Are you also OK with me using atol(), if there's nothing more appropriate? Which I had thought there would be.


  • Qt Champions 2017

    @JonB said in QString/C++ convert to number:

    We're not going to agree.

    Like this is something new ...

    Are you also OK with me using atol(), if there's nothing more appropriate?

    Absolutely.


  • Lifetime Qt Champion

    Hi @JonB,

    I know that problem, and therefore I created QTBUG-66115. You might want to comment and vote there ;) Till a resolution is done, using a regexp might be the simplest thing to use.

    Regards



  • @aha_1980
    Ah ha! A kindred spirit, who recognises this limitation in the QString::toInt() etc. methods. FWIW I have appended my comment into the bug request.

    I should rather burn in Hell than resort to a regular expression to solve this! I shall change to using the stdlib atoi() or strtol() now. Might as well have stuck to C as ever move to C++... ;-)


  • Lifetime Qt Champion

    Hi @JonB,

    Might as well have stuck to C as ever move to C++... ;-)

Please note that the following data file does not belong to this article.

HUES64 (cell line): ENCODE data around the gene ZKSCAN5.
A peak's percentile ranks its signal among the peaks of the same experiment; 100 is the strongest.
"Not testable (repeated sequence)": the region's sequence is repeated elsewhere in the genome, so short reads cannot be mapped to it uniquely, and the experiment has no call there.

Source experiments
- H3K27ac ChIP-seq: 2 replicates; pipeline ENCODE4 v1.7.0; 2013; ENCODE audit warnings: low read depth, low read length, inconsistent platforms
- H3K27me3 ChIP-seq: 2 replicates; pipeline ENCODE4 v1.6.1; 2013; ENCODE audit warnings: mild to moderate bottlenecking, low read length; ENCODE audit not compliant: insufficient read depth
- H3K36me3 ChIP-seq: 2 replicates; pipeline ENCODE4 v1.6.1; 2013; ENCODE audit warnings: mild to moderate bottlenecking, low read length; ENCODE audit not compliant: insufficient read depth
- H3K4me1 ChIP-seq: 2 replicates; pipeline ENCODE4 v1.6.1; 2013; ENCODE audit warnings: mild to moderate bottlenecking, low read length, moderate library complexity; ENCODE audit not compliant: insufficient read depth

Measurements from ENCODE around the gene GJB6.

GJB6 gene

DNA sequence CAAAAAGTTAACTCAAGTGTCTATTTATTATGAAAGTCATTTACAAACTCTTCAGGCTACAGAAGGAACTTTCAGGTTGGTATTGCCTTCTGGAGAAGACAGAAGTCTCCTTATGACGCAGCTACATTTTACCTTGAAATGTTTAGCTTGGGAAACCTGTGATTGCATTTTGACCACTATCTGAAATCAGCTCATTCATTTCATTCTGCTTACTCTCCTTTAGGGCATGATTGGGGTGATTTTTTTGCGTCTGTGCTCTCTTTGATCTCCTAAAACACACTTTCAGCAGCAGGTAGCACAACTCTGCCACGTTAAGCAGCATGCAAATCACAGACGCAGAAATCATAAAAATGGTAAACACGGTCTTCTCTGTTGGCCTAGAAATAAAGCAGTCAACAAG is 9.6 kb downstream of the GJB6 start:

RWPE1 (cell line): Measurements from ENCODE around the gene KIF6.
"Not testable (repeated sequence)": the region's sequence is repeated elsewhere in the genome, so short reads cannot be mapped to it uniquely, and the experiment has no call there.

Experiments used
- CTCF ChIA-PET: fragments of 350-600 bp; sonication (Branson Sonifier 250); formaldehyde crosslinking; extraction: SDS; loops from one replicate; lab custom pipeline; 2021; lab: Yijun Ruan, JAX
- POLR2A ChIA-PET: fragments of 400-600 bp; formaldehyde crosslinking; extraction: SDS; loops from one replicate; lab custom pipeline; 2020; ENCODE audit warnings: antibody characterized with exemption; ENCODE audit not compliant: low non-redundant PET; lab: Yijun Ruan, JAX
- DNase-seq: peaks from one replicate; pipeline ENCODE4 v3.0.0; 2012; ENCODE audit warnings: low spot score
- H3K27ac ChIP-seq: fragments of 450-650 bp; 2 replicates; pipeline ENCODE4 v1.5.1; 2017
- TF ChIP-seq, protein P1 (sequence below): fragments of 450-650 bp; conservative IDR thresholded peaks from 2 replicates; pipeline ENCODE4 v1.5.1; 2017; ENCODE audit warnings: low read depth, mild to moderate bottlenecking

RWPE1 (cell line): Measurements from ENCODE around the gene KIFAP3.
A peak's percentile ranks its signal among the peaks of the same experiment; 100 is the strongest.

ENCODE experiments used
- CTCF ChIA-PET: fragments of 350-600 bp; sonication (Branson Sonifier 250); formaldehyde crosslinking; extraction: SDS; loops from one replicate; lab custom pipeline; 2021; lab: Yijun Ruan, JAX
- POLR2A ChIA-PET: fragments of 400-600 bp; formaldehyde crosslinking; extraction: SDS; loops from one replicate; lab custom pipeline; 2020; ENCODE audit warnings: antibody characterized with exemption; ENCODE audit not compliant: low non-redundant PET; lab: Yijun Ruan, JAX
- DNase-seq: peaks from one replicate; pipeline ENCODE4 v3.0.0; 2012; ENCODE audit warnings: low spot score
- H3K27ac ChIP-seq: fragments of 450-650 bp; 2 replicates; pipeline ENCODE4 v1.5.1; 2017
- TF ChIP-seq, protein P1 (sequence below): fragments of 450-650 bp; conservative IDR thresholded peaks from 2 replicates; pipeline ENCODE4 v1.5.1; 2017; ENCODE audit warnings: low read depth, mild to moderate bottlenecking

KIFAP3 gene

Nah, C is not that bad, and atol is hard to misuse (at least harder than scanf...).

    The only problem is, that you have to convert your QString toLatin1() first.

    Regards



  • @aha_1980

    convert your QString toLatin1() first

    Fortunately, I don't. I speak Latin, and I only need to support other Latin speakers, you don't speak Latin then you lose... :)

    EDIT OIC, I was wrong about this, see next post below!


  • Qt Champions 2017

    @JonB said in QString/C++ convert to number:

    Fortunately, I don't. I speak Latin, and I only need to support other Latin speakers, you don't speak Latin then you lose... :)

    The problem, as usual, is the locales, where each country has its twisted way of writing numbers - decimal separators and such. Hence André's humongous patch. :)



  • @aha_1980 said in QString/C++ convert to number:

    The only problem is, that you have to convert your QString toLatin1() first.

    OIC, I was wrong about this. I assumed that given that QString accepts const char * in a constructor it would have an implicit "to const char *" conversion operator. Damn these multiple languages... :)

    I suspect I've asked this before, but: you recommend QString toLatin1(), but in docs I read:

    You can also pass string literals to functions that take QStrings as arguments, invoking the QString(const char *) constructor. Similarly, you can pass a QString to a function that takes a const char * argument using the qPrintable() macro which returns the given QString as a const char *. This is equivalent to calling <QString>.toLocal8Bit().constData().

    So I plan to use qPrintable(), i.e. QString::toLocal8Bit().constData() rather than your toLatin1()?



  • it's a bit heavy weight but I always like a good RE engine for parsing most things.

    [-+]?(\d+)%